Thursday 7 July 2016


I recently posted about how Kachina is good for occasional pony rides when people I know come out to the barn.

Last weekend, my good friend L came to visit me for a few days. She isn't a rider, but she's spent enough time at her grandparent's farm and at various summer camps to be fairly competent on horseback. I brought her out to the barn to see and ride Kachina.

These are photos L took of me when I was warming her up during the same ride
Bet you're jealous of my barn's super ghetto mounting block haha 

I'm pretty safety conscious, so as usual when anyone else rides my horse, I made sure L was outfitted with heeled boots and a helmet, tacked up western for extra security, warmed Kachina up myself first, and then clipped a lead rope to the halter to start my friend riding while I lunged Kachina around me for extra control.

Early warm-up, so not yet on the bit
Yes, I am wearing English breeches with a western saddle and cowboy boots :-P

Kachina was pretty good for L for the lunging portion. She wasn't on the bit, and she cantered once when we were trying to trot, but otherwise seemed good, and L was riding well. I unclipped them to let them wander around the arena by themselves, with the direction to stay at a walk.

They walked around in both direction for quite a while and it was going awesomely. Kachina really relaxed and started to stretch her neck out and down. L was easily able to direct her where she wanted to go. Kachina gave one tiny spook due to a bird and my friend calmly sat it and carried on like nothing happened which is exactly what Kachina needs. They did more walking around and changes of direction and all was good. For complete beginners, I would have ended the ride there (or on the lunge, depending), but L does have some experience riding and seemed to be riding well, so I said they could trot. I'm all about the disclaimers so I think my exact words were "you guys are doing really great so feel free to trot if you want to, I can't guarantee she won't run away or go faster but I leave the decision up to you". I partly said this because during my own ride, Kachina kept trying to canter (we had worked on canter transitions a lot my last ride), but her canter transitions were soft and she came back to me each time so I didn't really think there would be a problem.

They started trotting. In the first lap (this was the huge outdoor arena so a lap is big), Kachina broke into a canter twice (and omg, such nice transitions!) but it was a nice canter and L got her back to the trot pretty quickly so I wasn't fussed. Then, Kachina broke into a canter again, but something spooked her and she went into a big runaway canter. She stayed on the rail but she really picked up speed and had her head straight up. L was clearly not in control any more. I'm really not a good instructor which is a problem in these situations but I was trying to give her simple instructions to "lean back", "pull one rein", "grab the horn with your other hand". Since Kachina had gone from a stretched out relaxed frame to one with giraffe head, her neck had shortened dramatically and L's reins were way too long be effective, and she didn't seem to know how to shorten them. I was shouting at Kachina to whoa and trying to use lunging body language, but Kachina was clearly in a mode where she was scaring herself with the speed and wasn't sure what to do or how to stop. Also, as L told me later, she was holding on for dear life and so essentially gripping hard with her legs and telling Kachina to go faster.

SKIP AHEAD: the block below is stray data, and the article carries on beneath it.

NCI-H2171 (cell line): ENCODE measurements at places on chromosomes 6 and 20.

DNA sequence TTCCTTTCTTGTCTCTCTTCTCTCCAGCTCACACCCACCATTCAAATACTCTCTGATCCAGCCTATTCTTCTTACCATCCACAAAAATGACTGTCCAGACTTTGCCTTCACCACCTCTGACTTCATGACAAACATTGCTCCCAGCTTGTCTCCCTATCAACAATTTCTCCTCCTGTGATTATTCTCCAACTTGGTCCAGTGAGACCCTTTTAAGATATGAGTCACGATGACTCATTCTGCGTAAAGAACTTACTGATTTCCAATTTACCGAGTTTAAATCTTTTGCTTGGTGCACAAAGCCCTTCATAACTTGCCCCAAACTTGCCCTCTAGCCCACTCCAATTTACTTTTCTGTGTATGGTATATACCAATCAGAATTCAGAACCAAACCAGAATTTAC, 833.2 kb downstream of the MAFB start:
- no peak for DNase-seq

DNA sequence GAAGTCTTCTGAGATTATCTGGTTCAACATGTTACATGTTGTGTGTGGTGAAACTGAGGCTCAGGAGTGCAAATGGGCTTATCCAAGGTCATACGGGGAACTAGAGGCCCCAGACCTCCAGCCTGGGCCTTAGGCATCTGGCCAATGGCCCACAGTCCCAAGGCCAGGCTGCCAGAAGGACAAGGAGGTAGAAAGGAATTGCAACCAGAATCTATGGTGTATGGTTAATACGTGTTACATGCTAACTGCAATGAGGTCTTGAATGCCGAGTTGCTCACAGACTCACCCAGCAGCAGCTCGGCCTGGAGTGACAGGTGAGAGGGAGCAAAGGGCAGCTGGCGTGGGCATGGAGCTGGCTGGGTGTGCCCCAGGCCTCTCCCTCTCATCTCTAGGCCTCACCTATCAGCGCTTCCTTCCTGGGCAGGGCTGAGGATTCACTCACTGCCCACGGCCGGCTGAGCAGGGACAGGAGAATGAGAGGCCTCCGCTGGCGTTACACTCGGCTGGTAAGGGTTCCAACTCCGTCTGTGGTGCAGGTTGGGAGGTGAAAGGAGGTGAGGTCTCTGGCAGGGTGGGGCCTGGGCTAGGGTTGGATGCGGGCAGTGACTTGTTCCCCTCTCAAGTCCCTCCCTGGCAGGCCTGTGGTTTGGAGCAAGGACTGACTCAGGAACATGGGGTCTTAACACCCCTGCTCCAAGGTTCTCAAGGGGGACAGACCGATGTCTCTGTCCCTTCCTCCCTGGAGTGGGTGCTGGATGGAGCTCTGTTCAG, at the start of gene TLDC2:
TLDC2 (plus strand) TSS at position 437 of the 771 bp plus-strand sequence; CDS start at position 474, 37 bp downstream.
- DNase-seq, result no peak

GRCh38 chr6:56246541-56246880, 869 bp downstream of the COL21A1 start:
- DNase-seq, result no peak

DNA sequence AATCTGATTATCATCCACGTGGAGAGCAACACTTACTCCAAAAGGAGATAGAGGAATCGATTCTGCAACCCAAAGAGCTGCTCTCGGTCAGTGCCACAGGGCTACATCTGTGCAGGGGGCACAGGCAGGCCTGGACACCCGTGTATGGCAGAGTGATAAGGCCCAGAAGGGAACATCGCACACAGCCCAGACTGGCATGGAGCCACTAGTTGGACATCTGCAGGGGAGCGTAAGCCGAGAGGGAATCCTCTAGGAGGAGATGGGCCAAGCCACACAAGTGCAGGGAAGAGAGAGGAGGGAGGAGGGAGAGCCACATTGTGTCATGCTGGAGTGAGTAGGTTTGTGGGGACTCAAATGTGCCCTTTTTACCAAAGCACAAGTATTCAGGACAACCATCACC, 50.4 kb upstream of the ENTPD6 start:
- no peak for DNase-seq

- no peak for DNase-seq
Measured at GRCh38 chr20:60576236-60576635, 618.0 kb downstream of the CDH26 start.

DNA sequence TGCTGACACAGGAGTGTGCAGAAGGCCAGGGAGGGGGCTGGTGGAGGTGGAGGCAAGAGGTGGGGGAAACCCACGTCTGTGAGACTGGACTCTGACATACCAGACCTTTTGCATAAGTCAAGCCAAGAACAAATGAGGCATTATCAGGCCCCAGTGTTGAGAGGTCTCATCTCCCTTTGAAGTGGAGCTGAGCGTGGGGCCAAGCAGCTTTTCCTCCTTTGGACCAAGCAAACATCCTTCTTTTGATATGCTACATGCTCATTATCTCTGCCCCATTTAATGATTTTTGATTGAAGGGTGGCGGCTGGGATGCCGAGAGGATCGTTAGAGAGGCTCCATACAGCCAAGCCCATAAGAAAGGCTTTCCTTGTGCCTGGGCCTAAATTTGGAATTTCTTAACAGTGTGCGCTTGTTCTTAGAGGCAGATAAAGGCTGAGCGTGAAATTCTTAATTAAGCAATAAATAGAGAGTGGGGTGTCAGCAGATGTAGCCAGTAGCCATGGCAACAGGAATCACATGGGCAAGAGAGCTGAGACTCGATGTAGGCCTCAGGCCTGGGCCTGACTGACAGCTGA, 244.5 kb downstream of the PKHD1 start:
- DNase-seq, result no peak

After a couple laps of runaway canter (it seemed to go both in slow motion and super fast so I can't recall how long exactly), L lost her seat and tumbled off in the corner. She hit the sand and rolled several feet. The second L came off, Kachina turned to the inside of the arena (away from L) and trotted right up to me, puffing. L quickly jumped to her feet and walked over to me too.

Part of our warm-up includes lateral neck suppling stretches

I felt so so bad that Kachina had run away with my friend and made her fall (though I know it wasn't out of meanness) and I apologized profusely, but L very good-naturedly shrugged off the incident. She did, however, decline to get back on Kachina. Kachina needed both a cool down and a good note to end the ride on so I got back up and schooled her for another 10-20 min. The second I got on, Kachina seemed to walk around extra carefully like "what happened? I don't want that to happen again". We did some relaxed walk circles and then worked on walk-trot-walk transitions, coming back down to walk whenever she started rushing at the trot or trying to canter. There were no further mishaps and we all came out of it none the worse for wear. L gave Kachina treats and pats afterwards so there were no hard feelings.